Arts and Entertainment

A hoedown at Battle Point Park: Bainbridge Bluegrass Festival jigs into another July

Eli, 10, of the Smalltime String Band, performs at the July 4th Bluegrass Booth on Bainbridge, with his brother Oliver, 14. The brothers will appear at the Bluegrass Festival. - Photo courtesy of Bainbridge Bluegrass
Eli, 10, of the Smalltime String Band, performs at the July 4th Bluegrass Booth on Bainbridge, with his brother Oliver, 14. The brothers will appear at the Bluegrass Festival.
— image credit: Photo courtesy of Bainbridge Bluegrass

It’s not summer on the island without the Bainbridge Bluegrass Festival.

The festival will be back at Battle Point Park Saturday, July 27 for a full day of music on the lawn.

“One thing that has really excited me is that it draws people from off-island,” said Ann Warman, the organizer for the festival. “It spreads goodwill all over the county, because it’s drawing so much from the sister cites.”

The event brings in musicians, food vendors, arts-and-crafts folks and nonprofit organizations from across the greater Seattle area.

John Baker, the stage manager for the event, has worked with the festival since 2008. He has seen many performances this past year and has compiled a list of strong and diverse bluegrass musicians.

The 2013 line-up will feature the Smalltime String Band, Joy Mills & Band, Barleywine Revue, Convergence Zone Bluegrass Band, Renegade Stringband, Ricky Gene Powell & The Boys of Greenwood Glenn, and Wayne Taylor & Friends. Baker’s selection ranges from oldtime to progressive to country-flavored bluegrass.

“We try to spread it out a bit to give everyone something they’ll like,” Baker said.

The star of the festival will be Wayne Taylor who, for 21 years, performed as lead vocalist, guitarist and emcee for the U.S. Navy Band, Country Current. The Country Current is the Navy’s premier country-bluegrass ensemble.

Taylor has performed for four U.S. presidents and has accompanied many bluegrass legends, including Bill Monroe, “The Father of Bluegrass.” Taylor will bring together an ensemble of equally talented musicians for the festival performance.

“He has a lot of experience in bluegrass that goes way back,” Baker said.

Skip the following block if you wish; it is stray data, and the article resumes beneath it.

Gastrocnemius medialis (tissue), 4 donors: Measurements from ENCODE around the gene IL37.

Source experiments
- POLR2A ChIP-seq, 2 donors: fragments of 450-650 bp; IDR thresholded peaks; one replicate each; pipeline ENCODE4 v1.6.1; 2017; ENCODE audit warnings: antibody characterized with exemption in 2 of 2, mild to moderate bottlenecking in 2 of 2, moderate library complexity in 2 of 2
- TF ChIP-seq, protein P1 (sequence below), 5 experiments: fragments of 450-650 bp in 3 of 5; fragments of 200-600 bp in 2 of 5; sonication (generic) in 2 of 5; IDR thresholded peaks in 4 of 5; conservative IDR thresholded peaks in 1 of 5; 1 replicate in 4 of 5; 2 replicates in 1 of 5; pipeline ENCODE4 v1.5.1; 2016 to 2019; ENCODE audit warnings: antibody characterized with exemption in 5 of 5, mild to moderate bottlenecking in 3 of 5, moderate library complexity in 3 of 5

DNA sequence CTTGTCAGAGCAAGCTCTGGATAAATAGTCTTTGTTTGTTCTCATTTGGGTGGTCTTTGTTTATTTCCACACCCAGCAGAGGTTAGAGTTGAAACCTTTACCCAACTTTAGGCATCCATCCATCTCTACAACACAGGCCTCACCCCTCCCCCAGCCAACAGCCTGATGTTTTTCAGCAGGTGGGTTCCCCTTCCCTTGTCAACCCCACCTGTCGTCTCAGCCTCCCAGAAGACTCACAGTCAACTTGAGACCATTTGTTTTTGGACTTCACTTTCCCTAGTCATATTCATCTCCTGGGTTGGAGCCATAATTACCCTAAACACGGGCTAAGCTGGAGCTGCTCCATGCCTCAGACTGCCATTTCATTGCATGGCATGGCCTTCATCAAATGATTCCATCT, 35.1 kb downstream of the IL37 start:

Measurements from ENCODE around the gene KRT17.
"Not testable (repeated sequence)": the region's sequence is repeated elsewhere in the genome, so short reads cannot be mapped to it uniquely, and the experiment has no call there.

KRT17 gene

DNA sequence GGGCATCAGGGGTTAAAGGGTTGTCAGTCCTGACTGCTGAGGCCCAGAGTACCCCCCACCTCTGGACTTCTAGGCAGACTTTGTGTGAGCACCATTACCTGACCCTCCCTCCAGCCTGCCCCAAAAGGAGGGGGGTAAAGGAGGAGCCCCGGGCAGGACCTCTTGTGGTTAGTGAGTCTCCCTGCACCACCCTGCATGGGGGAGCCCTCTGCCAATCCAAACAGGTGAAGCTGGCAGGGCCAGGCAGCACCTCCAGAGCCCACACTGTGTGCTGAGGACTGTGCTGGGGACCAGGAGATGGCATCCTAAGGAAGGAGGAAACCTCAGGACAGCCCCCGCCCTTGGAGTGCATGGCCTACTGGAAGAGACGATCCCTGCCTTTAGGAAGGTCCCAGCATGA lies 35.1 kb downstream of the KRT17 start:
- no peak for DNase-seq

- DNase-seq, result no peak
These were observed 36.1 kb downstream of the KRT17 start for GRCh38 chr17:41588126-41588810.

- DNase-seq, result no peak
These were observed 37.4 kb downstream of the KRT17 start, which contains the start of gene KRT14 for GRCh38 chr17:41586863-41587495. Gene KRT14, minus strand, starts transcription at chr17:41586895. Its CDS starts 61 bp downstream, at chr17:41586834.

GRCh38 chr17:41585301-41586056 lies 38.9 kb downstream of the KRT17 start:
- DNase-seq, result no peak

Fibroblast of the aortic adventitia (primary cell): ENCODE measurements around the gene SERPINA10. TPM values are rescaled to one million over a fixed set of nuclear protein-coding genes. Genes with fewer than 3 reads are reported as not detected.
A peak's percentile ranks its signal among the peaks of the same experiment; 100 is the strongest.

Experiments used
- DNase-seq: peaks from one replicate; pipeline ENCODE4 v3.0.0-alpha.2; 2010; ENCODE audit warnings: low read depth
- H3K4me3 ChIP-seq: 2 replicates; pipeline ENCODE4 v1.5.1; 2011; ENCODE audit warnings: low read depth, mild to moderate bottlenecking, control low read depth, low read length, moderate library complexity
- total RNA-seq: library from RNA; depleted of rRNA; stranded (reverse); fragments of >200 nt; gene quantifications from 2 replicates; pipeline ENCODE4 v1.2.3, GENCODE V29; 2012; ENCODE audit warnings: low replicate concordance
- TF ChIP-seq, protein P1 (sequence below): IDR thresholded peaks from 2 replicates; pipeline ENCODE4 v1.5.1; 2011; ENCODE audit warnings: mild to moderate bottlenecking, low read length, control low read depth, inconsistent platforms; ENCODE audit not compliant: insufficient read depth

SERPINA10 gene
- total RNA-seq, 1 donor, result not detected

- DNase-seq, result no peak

The remaining performances featured at this year’s bluegrass festival will invite the whole spectrum of bluegrass aesthetic.

The Smalltime String Band is the Abrahamson family. Brothers Oliver, 14, on the fiddle and Eli, 10, on the banjo are the band’s centerpiece members. The two perform facing each other and signal musical changes with a nod or gesture. Their mom, Terrie Abrahamson, on guitar, and good friend, Tony Mates, on bass, complete the ensemble.

The Renegade Stringband, who some may recognize from their performances at the 2013 Folklife Festival, combines folk and blues into modern sound in a way that almost crosses the bridge into folksy rock ‘n’ roll. Still, the band continues the bluegrass tradition of contemporary innovation, and offers an impressive performance of harmonizing strings and vocals.

It will be difficult not to dance along.

Last year the event saw a record high of 2,500 people, a number of those couldn’t help but take a spot in front of the stage to jig their feet. This year organizers are hoping for even more visitors.

“It’s a family event,” Warman said. “ParentMap named the festival one of eight unique things your family will love to do this summer.”

ParentMap readers also chose Battle Point Park as this year’s best local park.

The event will take place for its seventh consecutive year at the natural amphitheater nestled against the park.

It offers ample room for attendees to bring blankets, picnics and folding chairs to sprawl out on the lawn. At the top of the amphitheater, attendees can stroll along the outer perimeter to enjoy the food, beer garden and arts-and-crafts.

This time around, the grass will also be greener and the stage more prominent, as an irrigation system and cement platform were recently installed in time for the event.

It goes hand-in-hand that the festival encourages a full-family attendance. While the regular individual ticket price for persons over 19 years is $15, children under 14 get in for free. Two parents with children ages under 14, receive a discounted entry for $25 total. For individual teens, ages 14 through 19, tickets are $10. Teen couples, ages 14 through 19, pay $15.

Tickets can be purchased online at www.bainbridgebluegrass.org/tickets.

Ticket prices will increase by $5 on the day of the event, at the door.

Islanders and visitors can opt to catch a ride with one of the free shuttles running all day to and from the event. The shuttle will pick up at the ferry terminal’s walk-on entrance.

The event will be open from 9 a.m. to 9:30 p.m. and the music will begin at noon Saturday, July 27.

The festival is a nonprofit, led and organized by volunteers. Each year the event selects another family oriented nonprofit and charity to benefit. This year proceeds from the festival will go to PAWs of Bainbridge Island and North Kitsap.

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